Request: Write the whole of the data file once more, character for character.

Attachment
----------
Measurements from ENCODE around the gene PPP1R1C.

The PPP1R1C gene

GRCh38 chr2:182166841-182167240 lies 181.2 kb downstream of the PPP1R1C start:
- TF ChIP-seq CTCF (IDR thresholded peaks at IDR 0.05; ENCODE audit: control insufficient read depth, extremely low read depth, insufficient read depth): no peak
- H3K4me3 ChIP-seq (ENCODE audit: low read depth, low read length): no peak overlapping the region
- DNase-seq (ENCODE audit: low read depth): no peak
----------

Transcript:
Measurements from ENCODE around the gene PPP1R1C.

The PPP1R1C gene

GRCh38 chr2:182166841-182167240 lies 181.2 kb downstream of the PPP1R1C start:
- TF ChIP-seq CTCF (IDR thresholded peaks at IDR 0.05; ENCODE audit: control insufficient read depth, extremely low read depth, insufficient read depth): no peak
- H3K4me3 ChIP-seq (ENCODE audit: low read depth, low read length): no peak overlapping the region
- DNase-seq (ENCODE audit: low read depth): no peak